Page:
Following Him My Own Way

We notice that among children in the family, when the parent praises one of them for his/her achievement or good behavior, the others also want to know the parent‘s opinion about them. They appear to be jealous of the favored one and wished to be praised and loved like their sibling. Not only children. All of us need to know and believe that we are loved and lovable. These feelings are natural and normal. However, when these emotions are not well managed, they can be detrimental. We see this in the movie The Life of Others. Perceiving Dreyman as a rival, the minister of culture decided to monitor him and to use the information he got from this exercise to his own advantage.


For us Christians, focusing on others can distract us from being faithful followers of Jesus. Focusing on the life of others can make one base his/her own sense of self-worth and even spirituality upon comparison with others. The other becomes one‘s own model. One either looks at those whom he considers super-spiritual and tells himself that he is scum. Or, look at those whom he considers to be slackers and may become smug in his superiority. Both attitudes could be dangerous and unproductive.

The question the apostle Peter asked Jesus regarding the future of a follow apostle John in today Gospel pericope could be based to some extent upon his presumed or preconceived cordial relationship existing between Jesus and John, who is addressed as the beloved of the master. This preconception could have also elicited some kind of jealous feelings among the apostles regarding John and the preferential treatment, he was supposed to recieve from their master. That is an expression of human weakness, which is a sign that the apostles were not super humans, but those who were on the way towards perfection.

Jesus, on the other hand, does not give John any preferential treatment in the Gospel accounts, because he sees the apostles from God‘s perspective. He loves all equally and knows that everyone of them has a different personality trait, different charisms, and different roles to play. He does not compare and does not prefer one as against the others. Rather he believes that each and everyone of them can be useful for his messianic mission.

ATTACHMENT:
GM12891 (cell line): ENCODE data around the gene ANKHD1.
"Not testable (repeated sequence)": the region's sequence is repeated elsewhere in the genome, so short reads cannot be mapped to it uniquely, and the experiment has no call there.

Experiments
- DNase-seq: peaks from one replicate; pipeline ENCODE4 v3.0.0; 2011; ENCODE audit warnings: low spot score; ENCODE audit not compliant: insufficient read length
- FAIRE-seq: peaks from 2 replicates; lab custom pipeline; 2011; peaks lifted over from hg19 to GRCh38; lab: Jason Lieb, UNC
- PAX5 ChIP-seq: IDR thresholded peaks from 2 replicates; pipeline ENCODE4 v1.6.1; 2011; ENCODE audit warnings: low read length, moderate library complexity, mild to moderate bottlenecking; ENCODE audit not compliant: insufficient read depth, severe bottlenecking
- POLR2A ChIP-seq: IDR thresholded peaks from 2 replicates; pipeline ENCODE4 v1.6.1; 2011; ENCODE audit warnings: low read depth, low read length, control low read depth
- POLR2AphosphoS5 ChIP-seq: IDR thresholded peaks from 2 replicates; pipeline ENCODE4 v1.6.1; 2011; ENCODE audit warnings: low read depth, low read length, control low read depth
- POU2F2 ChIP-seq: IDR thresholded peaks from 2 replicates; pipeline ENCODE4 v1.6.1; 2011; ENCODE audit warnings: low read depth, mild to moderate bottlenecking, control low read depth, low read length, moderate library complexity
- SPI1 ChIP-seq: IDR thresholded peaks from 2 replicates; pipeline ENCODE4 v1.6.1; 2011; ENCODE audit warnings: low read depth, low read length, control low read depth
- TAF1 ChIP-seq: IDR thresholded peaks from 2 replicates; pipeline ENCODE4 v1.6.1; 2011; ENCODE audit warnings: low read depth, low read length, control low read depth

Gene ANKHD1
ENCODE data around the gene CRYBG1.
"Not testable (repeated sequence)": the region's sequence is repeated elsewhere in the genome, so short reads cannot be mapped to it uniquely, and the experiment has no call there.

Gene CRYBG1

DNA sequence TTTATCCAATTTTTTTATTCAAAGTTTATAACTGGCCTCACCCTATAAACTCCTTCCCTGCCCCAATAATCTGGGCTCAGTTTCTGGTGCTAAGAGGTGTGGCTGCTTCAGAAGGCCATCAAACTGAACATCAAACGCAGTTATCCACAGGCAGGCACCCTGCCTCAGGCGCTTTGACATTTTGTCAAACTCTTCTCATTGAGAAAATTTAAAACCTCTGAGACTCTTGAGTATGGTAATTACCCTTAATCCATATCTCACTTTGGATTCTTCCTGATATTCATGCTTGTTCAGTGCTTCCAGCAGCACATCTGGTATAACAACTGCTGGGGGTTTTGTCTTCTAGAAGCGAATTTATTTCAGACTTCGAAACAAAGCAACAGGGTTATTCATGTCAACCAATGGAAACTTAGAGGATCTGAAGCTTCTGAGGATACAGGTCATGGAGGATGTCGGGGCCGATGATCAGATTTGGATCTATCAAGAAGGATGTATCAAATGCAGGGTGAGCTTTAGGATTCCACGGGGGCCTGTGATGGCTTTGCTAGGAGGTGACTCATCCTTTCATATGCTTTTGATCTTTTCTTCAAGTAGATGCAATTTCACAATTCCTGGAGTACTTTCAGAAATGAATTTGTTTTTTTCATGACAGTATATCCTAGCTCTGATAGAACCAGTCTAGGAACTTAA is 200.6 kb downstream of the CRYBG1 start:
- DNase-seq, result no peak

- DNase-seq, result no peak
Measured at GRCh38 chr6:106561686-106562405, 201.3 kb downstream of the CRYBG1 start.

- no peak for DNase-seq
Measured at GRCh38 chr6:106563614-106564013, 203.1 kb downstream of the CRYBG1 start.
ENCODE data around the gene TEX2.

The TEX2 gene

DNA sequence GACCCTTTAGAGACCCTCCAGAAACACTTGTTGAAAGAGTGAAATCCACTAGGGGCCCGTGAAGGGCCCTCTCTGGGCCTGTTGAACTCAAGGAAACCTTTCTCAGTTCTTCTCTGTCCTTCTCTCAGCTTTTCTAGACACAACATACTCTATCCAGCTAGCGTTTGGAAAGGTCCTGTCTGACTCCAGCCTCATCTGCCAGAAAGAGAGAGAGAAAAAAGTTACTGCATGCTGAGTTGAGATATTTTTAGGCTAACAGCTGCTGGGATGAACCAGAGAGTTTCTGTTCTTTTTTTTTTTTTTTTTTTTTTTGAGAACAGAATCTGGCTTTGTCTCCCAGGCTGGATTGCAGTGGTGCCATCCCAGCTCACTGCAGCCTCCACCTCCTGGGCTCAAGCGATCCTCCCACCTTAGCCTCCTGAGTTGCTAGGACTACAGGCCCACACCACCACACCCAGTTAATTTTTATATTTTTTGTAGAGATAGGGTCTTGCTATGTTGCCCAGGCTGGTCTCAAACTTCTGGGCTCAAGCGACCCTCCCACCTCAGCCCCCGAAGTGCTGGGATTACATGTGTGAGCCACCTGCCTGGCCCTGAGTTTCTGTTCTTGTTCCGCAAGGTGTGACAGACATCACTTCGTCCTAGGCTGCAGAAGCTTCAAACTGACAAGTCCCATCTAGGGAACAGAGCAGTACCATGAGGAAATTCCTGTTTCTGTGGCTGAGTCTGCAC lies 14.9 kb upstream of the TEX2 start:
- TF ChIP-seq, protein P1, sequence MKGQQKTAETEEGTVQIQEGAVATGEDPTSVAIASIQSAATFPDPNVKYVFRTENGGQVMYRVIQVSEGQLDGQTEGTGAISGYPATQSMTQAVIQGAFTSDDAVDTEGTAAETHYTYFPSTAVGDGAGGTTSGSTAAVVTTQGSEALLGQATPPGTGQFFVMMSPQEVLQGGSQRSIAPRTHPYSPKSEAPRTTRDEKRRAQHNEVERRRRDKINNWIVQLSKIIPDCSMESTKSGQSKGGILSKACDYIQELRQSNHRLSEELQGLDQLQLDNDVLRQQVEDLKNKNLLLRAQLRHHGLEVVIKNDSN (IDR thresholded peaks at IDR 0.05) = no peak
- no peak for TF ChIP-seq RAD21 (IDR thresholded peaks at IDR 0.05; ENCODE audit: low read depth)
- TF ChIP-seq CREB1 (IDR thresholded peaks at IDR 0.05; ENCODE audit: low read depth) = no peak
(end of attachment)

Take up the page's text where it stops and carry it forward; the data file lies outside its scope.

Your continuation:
We are Beloved

On the eve of Pentecost, we also need to know and believe that we are the beloved of God. He loved us the way we are with our talents and weakness. He wants us to be satisfied about ourselves, about our gifts, and talents-not to look at those of the others. We also need to remember that the Holy Spirit gives different gifts to the church. And as the body of Christ, we fulfill in our different ways the mission of Christ. Just as the parts and members of the body are different, so are we. We don‘t need to desire the gift and talent of other.

All we need is to be thankful with the mother church for the variety of gifts, which she receives from the Holy Spirit, and pray that we understand and appreciate our gifts, as well as remain confident in a God, who knows what we need for our particular circumstances to be true followers of Christ. Happy Pentecost.

[Readings: Acts 28:16-20, 30-31; Jn 21:20-25]

Fr. John Opara

Fr. John Opara is an associate pastor at St. Johannes Lette Coesfeld, Germany. He has a doctorate degree in Sacred Liturgy and is a priest of the Catholic Diocese of Orlu in Nigeria. Email: [email protected].

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